This event led to Roberts’ court martial. His conduct during the battle was criticized by a marine officer of Phoenix, Lieutenant William Murray, who wrote a letter of accusation to the captain of the ship. Consequently, a commission to judge Roberts’ professional behaviour was formed. On 17 April 1810 not only were all the accusations discharged, his behaviour was considered worthy and honourable while Murray’s accusation were labelled as "totally unfounded and subversive of the discipline of the Service." [4] Within the next few months, Phoenix sailed to the East Indies where she would remain for almost a year. On 1 April 1811, Roberts rejoined HMS Illustrious, where in 1809 he had served as a Masters Mate under Captain William Robert Broughton; now he was wearing the uniform of an officer. Three months later, his ship was engaged in combat with the enemy in the invasion of Java.

Roberts’ posting to Illustrious was short lived, for on 5 October 1811, he was sent home with the dispatches. Roberts’ service record does not indicate where he was stationed from 17 May 1812 until he was posted to a ship of his own on 20 September 1815. Although he held the rank of Commander it was proper for his crew to call him Captain. The entry in his Memorandum of Service, following that of promotion to Commander, was his assignment to HMS Hydra on 20 September 1815.

HMS Hydra

This vessel was built in 1797, at Gravesend, as a 38-gun frigate. When Roberts joined the ship, she was a troopship. The Battle of Waterloo (18 June 1815) occurred three months before he took command of Hydra; the war had ended. After being in the Baltic for two months before the Treaty of Paris (1815) was signed, he sailed for the West Indies, on 12 November 1815.

Roberts commanded his troopship for two years. He returned to England from Canada between 3 September 1817, when the following article was published in ‘’The Edinburgh Observer’’ and 12 November 1817, when he was discharged from the Hydra.

The Hydra store-ship, Captain Roberts, has taken the 15th regiment from the Leeward Islands to Halifax; the 2d battalion 60th regiment is likewise to be removed thence, by her, to Canada, The 104ih regiment is to be reduced in Canada, being formed of natives of the British colonies. The 19th regiment of light dragoons are ordered home from Canada.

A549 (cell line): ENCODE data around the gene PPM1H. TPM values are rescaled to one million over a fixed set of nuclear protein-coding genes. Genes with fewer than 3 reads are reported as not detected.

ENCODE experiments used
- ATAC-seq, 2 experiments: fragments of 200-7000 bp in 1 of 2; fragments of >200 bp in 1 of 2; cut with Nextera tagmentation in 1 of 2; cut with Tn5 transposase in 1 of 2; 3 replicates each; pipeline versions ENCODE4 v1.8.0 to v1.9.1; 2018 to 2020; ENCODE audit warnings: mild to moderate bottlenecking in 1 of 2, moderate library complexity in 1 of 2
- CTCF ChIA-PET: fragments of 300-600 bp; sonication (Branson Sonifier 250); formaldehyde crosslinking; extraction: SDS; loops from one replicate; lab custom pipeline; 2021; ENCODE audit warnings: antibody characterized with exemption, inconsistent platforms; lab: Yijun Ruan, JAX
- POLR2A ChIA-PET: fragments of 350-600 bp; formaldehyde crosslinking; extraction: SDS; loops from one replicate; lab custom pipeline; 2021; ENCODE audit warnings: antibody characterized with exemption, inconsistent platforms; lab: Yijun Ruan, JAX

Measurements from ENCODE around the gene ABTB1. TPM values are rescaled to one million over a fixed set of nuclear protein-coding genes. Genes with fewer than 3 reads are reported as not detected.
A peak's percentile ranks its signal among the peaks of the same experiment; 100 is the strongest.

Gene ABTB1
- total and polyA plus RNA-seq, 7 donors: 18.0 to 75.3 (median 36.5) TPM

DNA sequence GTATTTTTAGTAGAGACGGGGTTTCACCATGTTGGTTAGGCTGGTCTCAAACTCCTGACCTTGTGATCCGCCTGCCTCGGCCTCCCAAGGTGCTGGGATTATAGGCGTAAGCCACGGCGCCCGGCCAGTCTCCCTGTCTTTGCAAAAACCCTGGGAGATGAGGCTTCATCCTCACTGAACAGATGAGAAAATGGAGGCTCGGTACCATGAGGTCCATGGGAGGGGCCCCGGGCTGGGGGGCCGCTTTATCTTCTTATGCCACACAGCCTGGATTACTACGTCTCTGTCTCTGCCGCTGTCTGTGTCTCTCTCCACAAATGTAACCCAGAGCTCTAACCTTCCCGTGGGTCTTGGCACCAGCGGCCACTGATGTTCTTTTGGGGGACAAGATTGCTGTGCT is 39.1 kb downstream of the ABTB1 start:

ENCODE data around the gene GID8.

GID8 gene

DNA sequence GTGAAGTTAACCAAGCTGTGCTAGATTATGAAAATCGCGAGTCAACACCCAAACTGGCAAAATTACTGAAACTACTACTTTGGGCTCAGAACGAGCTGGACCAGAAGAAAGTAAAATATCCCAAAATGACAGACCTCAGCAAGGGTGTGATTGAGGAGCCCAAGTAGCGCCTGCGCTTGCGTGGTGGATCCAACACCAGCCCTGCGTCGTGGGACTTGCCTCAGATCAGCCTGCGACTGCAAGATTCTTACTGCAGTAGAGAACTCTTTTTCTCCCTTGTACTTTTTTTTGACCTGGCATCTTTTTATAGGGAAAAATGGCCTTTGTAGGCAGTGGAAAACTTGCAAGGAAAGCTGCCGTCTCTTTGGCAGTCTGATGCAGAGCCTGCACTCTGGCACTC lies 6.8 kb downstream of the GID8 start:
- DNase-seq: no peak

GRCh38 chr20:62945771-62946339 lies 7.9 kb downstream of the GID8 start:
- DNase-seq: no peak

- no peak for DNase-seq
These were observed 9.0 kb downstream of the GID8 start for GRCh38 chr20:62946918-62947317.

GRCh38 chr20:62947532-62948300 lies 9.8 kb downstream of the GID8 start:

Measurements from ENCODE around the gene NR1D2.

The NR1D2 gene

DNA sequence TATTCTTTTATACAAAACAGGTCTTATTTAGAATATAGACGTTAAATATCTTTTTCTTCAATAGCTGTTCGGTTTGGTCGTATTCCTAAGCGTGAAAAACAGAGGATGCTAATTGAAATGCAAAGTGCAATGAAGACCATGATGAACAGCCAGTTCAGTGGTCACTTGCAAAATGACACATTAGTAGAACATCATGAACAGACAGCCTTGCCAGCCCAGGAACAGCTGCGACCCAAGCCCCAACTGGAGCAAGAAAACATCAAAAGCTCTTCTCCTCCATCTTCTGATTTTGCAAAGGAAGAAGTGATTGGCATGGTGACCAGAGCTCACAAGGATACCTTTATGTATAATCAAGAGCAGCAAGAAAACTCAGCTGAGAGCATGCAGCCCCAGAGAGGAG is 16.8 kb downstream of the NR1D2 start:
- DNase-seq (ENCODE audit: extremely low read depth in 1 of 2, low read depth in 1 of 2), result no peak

Retirement[edit]

There is no written record of Roberts’ activities between the time of his discharge, 12 November 1817, and when he was in the south of France in May 1820. The funds he accumulated from his eighteen years in service plus his retirement pension was enough for him not to feel the need to find employment. It was common for military officers with small incomes to retire to the continent where the cost of living was much lower than in England. France, Switzerland and Italy were favourites. Roberts documented his retirement in a series of Journals, which are now housed in the Keats-Shelley Memorial House in Rome.

The Keats-Shelley House in Rome

These Journals are covered in detail in A Biography of Captain Daniel Roberts by Donald Prell.[5] They cover a span of 20 years, from 18 May 1820 to 3 August 1840, with the exception of the time Roberts was with Byron, Shelley and the other members of their Pisan Circle.

Roberts, Shelley and Byron[edit]

Daniel Roberts was responsible for the design and construction of Shelley’s schooner, Don Juan, and Lord Byron’s yacht, Bolivar. A week before Shelley and Williams were drowned in a storm off of the coast of Italy (8 July 1822), Roberts had sailed with them in the Don Juan on the exact reverse course they were taking when the tragedy occurred.[6] In June 1823, Byron asked Roberts to join his entourage, which was to sail to Greece. Roberts declined the invitation, preferring to remain in Genoa; he did however join with Byron’s banker in locating and arranging for the charter of the merchant brig Hercules, the vessel that took Byron to Missolonghi, where he died in 1824. Throughout his life, Roberts maintained a close friendship with Edward Trelawny. It was Trelawny who asked Roberts to design the boats for the poets. A year following the fatal accident, Roberts purchased the remains of the schooner Don Juan’ and after making repairs, he sailed it single-handed for several years. After losing the Don Juan Roberts purchased the Bolivar, which Byron had sold prior to going to Greece. These voyages are fully covered in his Journals. Roberts also continued corresponding with other members of the Pisan Circle, such as Mary Shelley and Claire Clairmont.

Last years[edit]

The final entry in Roberts’ Journal IV:

Edw. and Collins sailed for Leghorn. My time spent cultivating and grafting trees. Heavy rain nearly all April. May came in with fine weather and hot season. Monday 4th [May] I hove down and cleaned the bottom in the sandy port near my Vineyard. excellent for small craft. althou surrounded by rocks --- good fishing. Wrote four letters the 3 August 1840.

Roberts did not record when he was no longer living on his boat. From the above journal entry, it is known he acquired a vineyard sometime before August 1840. Records indicate it was located on the northeastern shore of La Maddalena.

His last years are covered by Authors Giovanna Sotgiu and Alberto Sega in their book describing a group of English citizens who lived in La Maddalena during the 19th century. A chapter is dedicated to Captain Roberts.[7]